In Response

by: Arne Wagenaar from: Gendt
March 23, 2014 5:49 AM
Why, did you believe that the US was doing anything for freedom and democracy, because that is what their propaganda tells you? Wake up mister. Only thing USA is interested in is their interests. Turkey happens to be a key ally they will not criticise or interfere. In Syria, yes, because that is an enemy and it fits in the US agenda to destabilise that regime. Don't hold your breath for help from the outside. You will have to solve it yourselves.

Featured Videos

Your JavaScript is turned off or you have an old version of Adobe's Flash Player. Get the latest Flash player.
US Decision on Cuba Underscores Divisions Among Miami Cubansi
X
Sharon Behn
December 19, 2014 9:34 PM
For decades, older, more conservative Cubans have been gathering at Café Versailles on the corner of Calle Ocho to eat Cuban food and talk politics. After hearing of President Barack Obama’s decision, a number of them gathered in front of the café with posters to protest. VOA's Sharon Behn reports on the situation.
Video

Video US Decision on Cuba Underscores Divisions Among Miami Cubans

For decades, older, more conservative Cubans have been gathering at Café Versailles on the corner of Calle Ocho to eat Cuban food and talk politics. After hearing of President Barack Obama’s decision, a number of them gathered in front of the café with posters to protest. VOA's Sharon Behn reports on the situation.
Video

Video Three Cities Bid for Future Obama Presidential Library

President Barack Obama still has two years left in his term in office, but the effort to establish his post-presidential library is already underway. The bid for the Obama Presidential Library is down to four locations in three states -- New York, Hawaii, and Illinois. As VOA’s Kane Farabaugh reports, each of them played an important part in the president’s life before he reached the White House.
Video

Video Cuba Deal is Major Victory for Pope’s Diplomatic Initiatives

Pope Francis played a key role in brokering the US-Cuba deal that was made public earlier this week. It is the most stunning success so far in a series of peacemaking efforts by the pontiff. VOA religion reporter Jerome Socolovsky has more.
Video

Video Fears of More Political Gridlock in 2015

2014 proved to be a difficult year politically for President Barack Obama and a very good year for the U.S. Republican Party. Republican gains in the November midterm elections gave them control of the Senate and House of Representatives for the next two years -- setting the stage for more confrontation and gridlock in the final two years of the Obama presidency. VOA National Correspondent Jim Malone has a preview from Washington.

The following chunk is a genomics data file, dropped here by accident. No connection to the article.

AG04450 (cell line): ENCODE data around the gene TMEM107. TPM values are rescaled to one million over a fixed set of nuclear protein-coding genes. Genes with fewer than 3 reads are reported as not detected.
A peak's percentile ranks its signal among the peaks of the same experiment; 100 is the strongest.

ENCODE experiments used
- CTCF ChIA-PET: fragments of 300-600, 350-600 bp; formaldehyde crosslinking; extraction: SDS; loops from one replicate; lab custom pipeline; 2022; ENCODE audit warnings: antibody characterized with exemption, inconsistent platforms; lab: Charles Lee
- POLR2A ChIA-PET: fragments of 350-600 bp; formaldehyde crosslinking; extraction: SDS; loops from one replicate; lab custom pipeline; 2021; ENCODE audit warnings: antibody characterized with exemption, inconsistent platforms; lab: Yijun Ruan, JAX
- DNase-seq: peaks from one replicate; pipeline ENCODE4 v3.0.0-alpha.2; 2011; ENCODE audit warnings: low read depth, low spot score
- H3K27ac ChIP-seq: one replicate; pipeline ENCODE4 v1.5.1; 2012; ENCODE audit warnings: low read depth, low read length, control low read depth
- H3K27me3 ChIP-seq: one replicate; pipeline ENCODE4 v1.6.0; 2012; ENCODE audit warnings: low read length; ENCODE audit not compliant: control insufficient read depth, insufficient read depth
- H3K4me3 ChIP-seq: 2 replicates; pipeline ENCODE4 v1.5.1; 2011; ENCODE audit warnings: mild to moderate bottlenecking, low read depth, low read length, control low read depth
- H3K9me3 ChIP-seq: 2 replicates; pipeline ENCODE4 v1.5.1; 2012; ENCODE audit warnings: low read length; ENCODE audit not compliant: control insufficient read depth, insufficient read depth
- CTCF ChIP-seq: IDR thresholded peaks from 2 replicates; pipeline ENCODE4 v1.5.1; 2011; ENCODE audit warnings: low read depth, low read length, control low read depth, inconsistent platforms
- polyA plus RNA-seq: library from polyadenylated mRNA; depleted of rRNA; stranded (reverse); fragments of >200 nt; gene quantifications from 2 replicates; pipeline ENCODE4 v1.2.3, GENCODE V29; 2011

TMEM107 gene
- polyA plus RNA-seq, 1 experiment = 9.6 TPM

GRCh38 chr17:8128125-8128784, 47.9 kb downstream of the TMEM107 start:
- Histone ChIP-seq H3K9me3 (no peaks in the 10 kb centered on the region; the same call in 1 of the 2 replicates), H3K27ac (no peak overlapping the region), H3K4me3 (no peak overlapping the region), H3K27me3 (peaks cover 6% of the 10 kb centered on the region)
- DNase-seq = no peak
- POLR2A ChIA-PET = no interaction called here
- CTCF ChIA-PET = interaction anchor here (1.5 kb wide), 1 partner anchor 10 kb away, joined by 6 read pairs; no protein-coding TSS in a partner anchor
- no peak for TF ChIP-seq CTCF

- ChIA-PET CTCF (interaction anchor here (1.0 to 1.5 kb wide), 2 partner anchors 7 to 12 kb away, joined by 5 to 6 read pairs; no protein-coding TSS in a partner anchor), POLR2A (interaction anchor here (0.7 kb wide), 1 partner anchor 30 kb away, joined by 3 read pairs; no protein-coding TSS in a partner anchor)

Video

Video Sudan School Becomes Target of Aerial Attacks

The school dropout rate is at an all-time high in Sudan's South Kordofan state because many schools have been destroyed during the three-year civil war between the government and SPLA-N rebel forces. Adam Bailes visited Sudan's Nuba Mountains' region and reports many children are simply too scared to go to school
Video

Video VOA Reporter Tours Devastated Peshawar School

Islamist militants wearing military uniforms and strapped with explosives attacked a military run school Tuesday in the northwestern Pakistani city of Peshawar. At least 141 people were killed in the horrific attack, most of them young students. VOA reporter Ayaz Gul visited the devastated school and attended the funeral of the principal who courageously tried to save her students from the deadly attack.
Video

Video Nigerians Fleeing Boko Haram Languish in Camp Near Capital

In its five-year effort to impose Islamic law in northeastern Nigeria, the Boko Haram extremist group has killed thousands of people and forced hundreds of thousands to flee. Some of those who ran for their lives now live in squalor on the edges of the capital, Abuja. Chris Stein reports for VOA.
Video

Video Aceh Rebuilt Decade After Tsunami, But Scars Remain

On December 26, 2004 there was an earthquake in the Indian Ocean so powerful it caused the Earth’s axis to wobble a few centimeters. Onshore on the island of Sumatra, the resulting tsunami was devastating. A decade later, VOA Correspondent Steve Herman reports from Banda Aceh, Indonesia, where although there is little remaining evidence of the physical devastation, the psychological scars among survivors remain.

All About America

AppleAndroid